Mena's atavistic approach is finally just puzzling. It's like recording a faithful cover song of a famous pop song, adding nothing new, and playing it poorly. What's the point? If we are to subscribe to the idea that horror movies reflect their eras -- the sexual anxiety of the 1970s, the self-conscious irony of the 1990s -- then Malevolence reflects only thoughtless nostalgia. Or maybe it's just a bad movie. Sometimes a bloody meat cleaver is just a bloody meat cleaver.





The Dance of Male Forms in Denis' 'Beau travail'

Claire Denis' masterwork of cinematic poetry, Beau travail, is a cinematic ballet that tracks through tone and style the sublimation of violent masculine complexes into the silent convulsions of male angst.


The Cradle's 'Laughing in My Sleep' Is an Off-kilter Reflection of Musical Curiosity

The Cradle's Paco Cathcart has curated a thoughtfully multifarious album. Laughing in My Sleep is an impressive collection of 21 tracks, each unapologetic in their rejection of expectations.


Tobin Sprout Goes Americana on 'Empty Horses'

During the heyday of Guided By Voices, Tobin Sprout wasn't afraid to be absurd amongst all that fuzz. Sprout's new album, Empty Horses, is not the Tobin Sprout we know.


'All In: The Fight for Democracy' Spotlights America's Current Voting Restrictions as Jim Crow 2.0

Featuring an ebullient and combative Stacey Abrams, All In: The Fight for Democracy shows just how determined anti-democratic forces are to ensure that certain groups don't get access to the voting booth.


'Transgender Street Legend Vol. 2' Finds Left at London "At My Peak and Still Rising"

"[Pandemic lockdown] has been a detriment to many people's mental health," notes Nat Puff (aka Left at London) around her incendiary, politically-charged new album, "but goddamn it if I haven't been making some bops here and there!"


Daniel Romano's 'How Ill Thy World Is Ordered' Is His Ninth LP of 2020 and It's Glorious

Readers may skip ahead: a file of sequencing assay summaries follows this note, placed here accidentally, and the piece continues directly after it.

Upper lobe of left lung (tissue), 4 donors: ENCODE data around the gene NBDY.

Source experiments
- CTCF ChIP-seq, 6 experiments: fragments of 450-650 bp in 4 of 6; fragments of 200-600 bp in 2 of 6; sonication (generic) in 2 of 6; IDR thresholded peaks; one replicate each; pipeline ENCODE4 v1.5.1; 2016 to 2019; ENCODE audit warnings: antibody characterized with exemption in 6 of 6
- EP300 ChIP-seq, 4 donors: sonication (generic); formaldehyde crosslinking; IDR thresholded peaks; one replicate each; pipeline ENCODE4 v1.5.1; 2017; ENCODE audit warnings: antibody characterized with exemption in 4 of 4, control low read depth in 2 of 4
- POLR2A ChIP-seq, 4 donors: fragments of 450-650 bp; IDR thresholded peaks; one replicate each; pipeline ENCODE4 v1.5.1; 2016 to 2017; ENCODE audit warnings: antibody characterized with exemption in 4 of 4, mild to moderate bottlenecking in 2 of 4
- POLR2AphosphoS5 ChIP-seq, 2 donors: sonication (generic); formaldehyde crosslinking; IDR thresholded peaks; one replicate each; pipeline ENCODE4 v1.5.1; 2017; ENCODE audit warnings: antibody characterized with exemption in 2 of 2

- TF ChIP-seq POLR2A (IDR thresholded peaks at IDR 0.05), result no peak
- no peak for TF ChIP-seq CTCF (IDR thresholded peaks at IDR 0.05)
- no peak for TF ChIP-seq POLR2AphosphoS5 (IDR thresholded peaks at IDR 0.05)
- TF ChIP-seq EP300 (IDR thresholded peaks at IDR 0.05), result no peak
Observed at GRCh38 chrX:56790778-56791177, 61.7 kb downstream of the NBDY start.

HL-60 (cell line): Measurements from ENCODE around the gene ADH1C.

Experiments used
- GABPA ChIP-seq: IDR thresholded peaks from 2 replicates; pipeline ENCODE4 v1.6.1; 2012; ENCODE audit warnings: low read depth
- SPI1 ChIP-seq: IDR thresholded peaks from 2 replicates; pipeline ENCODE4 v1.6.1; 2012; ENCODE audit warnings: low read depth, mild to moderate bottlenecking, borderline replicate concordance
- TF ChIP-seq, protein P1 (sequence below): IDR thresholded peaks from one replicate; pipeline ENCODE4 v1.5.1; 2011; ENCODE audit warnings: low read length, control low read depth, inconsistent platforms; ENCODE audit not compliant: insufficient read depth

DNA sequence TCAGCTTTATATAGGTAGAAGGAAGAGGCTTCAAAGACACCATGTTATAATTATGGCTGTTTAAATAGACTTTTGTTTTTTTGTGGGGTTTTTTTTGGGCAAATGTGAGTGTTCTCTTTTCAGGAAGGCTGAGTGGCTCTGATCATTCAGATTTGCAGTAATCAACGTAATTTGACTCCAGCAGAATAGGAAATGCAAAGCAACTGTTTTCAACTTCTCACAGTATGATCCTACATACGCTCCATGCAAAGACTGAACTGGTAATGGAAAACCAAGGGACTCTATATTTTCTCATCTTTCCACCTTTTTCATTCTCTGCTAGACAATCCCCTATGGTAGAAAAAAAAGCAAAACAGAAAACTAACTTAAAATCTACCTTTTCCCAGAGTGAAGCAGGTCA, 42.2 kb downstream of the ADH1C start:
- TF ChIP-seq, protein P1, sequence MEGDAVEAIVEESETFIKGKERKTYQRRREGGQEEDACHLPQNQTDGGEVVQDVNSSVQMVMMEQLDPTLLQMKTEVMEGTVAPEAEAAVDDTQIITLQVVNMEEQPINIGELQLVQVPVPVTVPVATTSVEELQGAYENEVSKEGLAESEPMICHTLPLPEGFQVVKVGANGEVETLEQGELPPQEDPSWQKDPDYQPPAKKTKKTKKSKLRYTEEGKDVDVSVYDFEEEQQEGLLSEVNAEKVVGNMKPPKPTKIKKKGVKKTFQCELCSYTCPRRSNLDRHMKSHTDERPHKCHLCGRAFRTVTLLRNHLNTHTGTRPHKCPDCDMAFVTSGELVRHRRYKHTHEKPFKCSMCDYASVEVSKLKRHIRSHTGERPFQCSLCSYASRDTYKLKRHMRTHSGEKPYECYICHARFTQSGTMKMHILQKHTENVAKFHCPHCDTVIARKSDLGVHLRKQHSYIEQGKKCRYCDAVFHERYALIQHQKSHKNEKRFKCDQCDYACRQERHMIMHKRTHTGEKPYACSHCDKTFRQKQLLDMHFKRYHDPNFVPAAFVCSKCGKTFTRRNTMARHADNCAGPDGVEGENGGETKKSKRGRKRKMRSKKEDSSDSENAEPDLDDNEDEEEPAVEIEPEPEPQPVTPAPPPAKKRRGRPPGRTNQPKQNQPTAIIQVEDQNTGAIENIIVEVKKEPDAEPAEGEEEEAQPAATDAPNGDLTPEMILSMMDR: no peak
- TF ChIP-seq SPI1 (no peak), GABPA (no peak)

No, this is isn't a typo. Daniel Romano's How Ill Thy World Is Ordered is his ninth full-length release of 2020, and it's a genre-busting thrill ride.


The Masonic Travelers Offer Stirring Rendition of "Rock My Soul" (premiere)

The Last Shall Be First: the JCR Records Story, Volume 1 captures the sacred soul of Memphis in the 1970s and features a wide range of largely forgotten artists waiting to be rediscovered. Hear the Masonic Travelers "Rock My Soul".


GLVES Creates Mesmerizing Dark Folktronica on "Heal Me"

Australian First Nations singer-songwriter GLVES creates dense, deep, and darkish electropop that mesmerizes with its blend of electronics and native sounds on "Heal Me".


Otis Junior and Dr. Dundiff Tells Us "When It's Sweet" It's So Sweet

Neo-soul singer Otis Junior teams with fellow Kentuckian Dr. Dundiff and his hip-hop beats for the silky, groovy "When It's Sweet".


Lars and the Magic Mountain's "Invincible" Is a Shoegazey, Dreamy Delight (premiere)

Dutch space pop/psychedelic band Lars and the Magic Mountain share the dreamy and gorgeous "Invincible".


What 'O Brother, Where Art Thou?' Gets Right (and Wrong) About America

Telling the tale of the cyclops through the lens of high and low culture, in O'Brother, Where Art Thou? the Coens hammer home a fatalistic criticism about the ways that commerce, violence, and cosmetic Christianity prevail in American society .


Alexander Wren's "The Earth Is Flat" Wryly Looks at Lost Love (premiere + interview)

Singer-songwriter Alexander Wren's "The Earth Is Flat" is a less a flat-earther's anthem and more a wry examination of heartache.


Big Little Lions' "Distant Air" Is a Powerful Folk-Anthem (premiere)

Folk-pop's Big Little Lions create a powerful anthem with "Distant Air", a song full of sophisticated pop hooks, smart dynamics, and killer choruses.


The Flat Five Invite You to "Look at the Birdy" (premiere)

Chicago's the Flat Five deliver an exciting new single that exemplifies what some have called "twisted sunshine vocal pop".


Brian Bromberg Pays Tribute to Hendrix With "Jimi" (premiere + interview)

Bass giant Brian Bromberg revisits his 2012 tribute to Jimi Hendrix 50 years after his passing, and reflects on the impact Hendrix's music has had on generations.

Jedd Beaudoin

Shirley Collins' ​'Heart's Ease'​ Affirms Her Musical Prowess

Shirley Collins' Heart's Ease makes it apparent these songs do not belong to her as they are ownerless. Collins is the conveyor of their power while ensuring the music maintains cultural importance.


Ignorance, Fear, and Democracy in America

Anti-intellectualism in America is, sadly, older than the nation itself. A new collection of Richard Hofstadter's work from Library of America traces the history of ideas and cultural currents in American society and politics.

By the Book

Democratizing Our Data: A Manifesto (excerpt)

Just as big tech leads world in data for profit, the US government can produce data for the public good, sans the bureaucracy. This excerpt of Julia Lane's Democratizing Our Data: A Manifesto will whet your appetite for disruptive change in data management, which is critical for democracy's survival.

Julia Lane

Collapse Expand Reviews

Collapse Expand Features

PM Picks
Collapse Expand Pm Picks

© 1999-2020 All rights reserved.
PopMatters is wholly independent, women-owned and operated.